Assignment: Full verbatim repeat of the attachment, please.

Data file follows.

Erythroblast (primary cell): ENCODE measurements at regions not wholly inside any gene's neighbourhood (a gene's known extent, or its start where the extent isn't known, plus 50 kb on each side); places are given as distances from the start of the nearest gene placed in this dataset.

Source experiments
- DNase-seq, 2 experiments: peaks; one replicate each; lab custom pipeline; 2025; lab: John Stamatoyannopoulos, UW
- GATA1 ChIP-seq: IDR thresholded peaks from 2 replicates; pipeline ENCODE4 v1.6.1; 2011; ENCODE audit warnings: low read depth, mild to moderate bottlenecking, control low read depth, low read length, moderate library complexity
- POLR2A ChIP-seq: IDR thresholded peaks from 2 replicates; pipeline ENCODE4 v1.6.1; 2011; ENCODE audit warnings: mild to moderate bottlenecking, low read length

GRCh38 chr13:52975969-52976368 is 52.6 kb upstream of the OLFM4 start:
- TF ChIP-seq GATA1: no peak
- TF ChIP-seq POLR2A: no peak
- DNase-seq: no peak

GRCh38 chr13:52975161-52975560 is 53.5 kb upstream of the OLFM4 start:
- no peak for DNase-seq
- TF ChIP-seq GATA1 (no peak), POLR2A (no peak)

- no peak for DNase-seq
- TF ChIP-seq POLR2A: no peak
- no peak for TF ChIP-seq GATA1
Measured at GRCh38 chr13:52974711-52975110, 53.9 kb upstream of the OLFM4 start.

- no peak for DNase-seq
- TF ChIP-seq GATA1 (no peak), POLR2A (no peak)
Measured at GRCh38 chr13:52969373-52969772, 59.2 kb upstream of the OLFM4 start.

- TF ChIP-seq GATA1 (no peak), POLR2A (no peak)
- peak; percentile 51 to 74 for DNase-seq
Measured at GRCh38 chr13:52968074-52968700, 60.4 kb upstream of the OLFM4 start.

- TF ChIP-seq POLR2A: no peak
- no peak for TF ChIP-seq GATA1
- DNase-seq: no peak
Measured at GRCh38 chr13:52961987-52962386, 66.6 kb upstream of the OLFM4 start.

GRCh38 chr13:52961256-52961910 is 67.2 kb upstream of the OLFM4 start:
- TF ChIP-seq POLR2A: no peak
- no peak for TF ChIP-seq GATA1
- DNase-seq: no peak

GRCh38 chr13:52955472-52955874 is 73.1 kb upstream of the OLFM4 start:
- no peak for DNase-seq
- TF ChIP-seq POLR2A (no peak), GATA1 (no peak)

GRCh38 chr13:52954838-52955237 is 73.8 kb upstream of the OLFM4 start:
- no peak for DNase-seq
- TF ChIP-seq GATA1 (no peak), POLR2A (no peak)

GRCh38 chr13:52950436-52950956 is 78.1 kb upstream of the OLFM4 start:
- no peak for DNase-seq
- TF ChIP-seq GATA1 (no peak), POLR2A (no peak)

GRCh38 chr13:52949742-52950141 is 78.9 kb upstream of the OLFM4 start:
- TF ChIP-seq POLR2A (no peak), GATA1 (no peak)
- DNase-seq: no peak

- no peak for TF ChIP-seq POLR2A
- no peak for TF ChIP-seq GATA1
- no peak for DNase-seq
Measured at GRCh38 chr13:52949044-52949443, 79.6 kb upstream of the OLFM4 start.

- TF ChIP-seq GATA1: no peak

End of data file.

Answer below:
Erythroblast (primary cell): ENCODE measurements at regions not wholly inside any gene's neighbourhood (a gene's known extent, or its start where the extent isn't known, plus 50 kb on each side); places are given as distances from the start of the nearest gene placed in this dataset.

Source experiments
- DNase-seq, 2 experiments: peaks; one replicate each; lab custom pipeline; 2025; lab: John Stamatoyannopoulos, UW
- GATA1 ChIP-seq: IDR thresholded peaks from 2 replicates; pipeline ENCODE4 v1.6.1; 2011; ENCODE audit warnings: low read depth, mild to moderate bottlenecking, control low read depth, low read length, moderate library complexity
- POLR2A ChIP-seq: IDR thresholded peaks from 2 replicates; pipeline ENCODE4 v1.6.1; 2011; ENCODE audit warnings: mild to moderate bottlenecking, low read length

GRCh38 chr13:52975969-52976368 is 52.6 kb upstream of the OLFM4 start:
- TF ChIP-seq GATA1: no peak
- TF ChIP-seq POLR2A: no peak
- DNase-seq: no peak

GRCh38 chr13:52975161-52975560 is 53.5 kb upstream of the OLFM4 start:
- no peak for DNase-seq
- TF ChIP-seq GATA1 (no peak), POLR2A (no peak)

- no peak for DNase-seq
- TF ChIP-seq POLR2A: no peak
- no peak for TF ChIP-seq GATA1
Measured at GRCh38 chr13:52974711-52975110, 53.9 kb upstream of the OLFM4 start.

- no peak for DNase-seq
- TF ChIP-seq GATA1 (no peak), POLR2A (no peak)
Measured at GRCh38 chr13:52969373-52969772, 59.2 kb upstream of the OLFM4 start.

- TF ChIP-seq GATA1 (no peak), POLR2A (no peak)
- peak; percentile 51 to 74 for DNase-seq
Measured at GRCh38 chr13:52968074-52968700, 60.4 kb upstream of the OLFM4 start.

- TF ChIP-seq POLR2A: no peak
- no peak for TF ChIP-seq GATA1
- DNase-seq: no peak
Measured at GRCh38 chr13:52961987-52962386, 66.6 kb upstream of the OLFM4 start.

GRCh38 chr13:52961256-52961910 is 67.2 kb upstream of the OLFM4 start:
- TF ChIP-seq POLR2A: no peak
- no peak for TF ChIP-seq GATA1
- DNase-seq: no peak

GRCh38 chr13:52955472-52955874 is 73.1 kb upstream of the OLFM4 start:
- no peak for DNase-seq
- TF ChIP-seq POLR2A (no peak), GATA1 (no peak)

GRCh38 chr13:52954838-52955237 is 73.8 kb upstream of the OLFM4 start:
- no peak for DNase-seq
- TF ChIP-seq GATA1 (no peak), POLR2A (no peak)

GRCh38 chr13:52950436-52950956 is 78.1 kb upstream of the OLFM4 start:
- no peak for DNase-seq
- TF ChIP-seq GATA1 (no peak), POLR2A (no peak)

GRCh38 chr13:52949742-52950141 is 78.9 kb upstream of the OLFM4 start:
- TF ChIP-seq POLR2A (no peak), GATA1 (no peak)
- DNase-seq: no peak

- no peak for TF ChIP-seq POLR2A
- no peak for TF ChIP-seq GATA1
- no peak for DNase-seq
Measured at GRCh38 chr13:52949044-52949443, 79.6 kb upstream of the OLFM4 start.

- TF ChIP-seq GATA1: no peak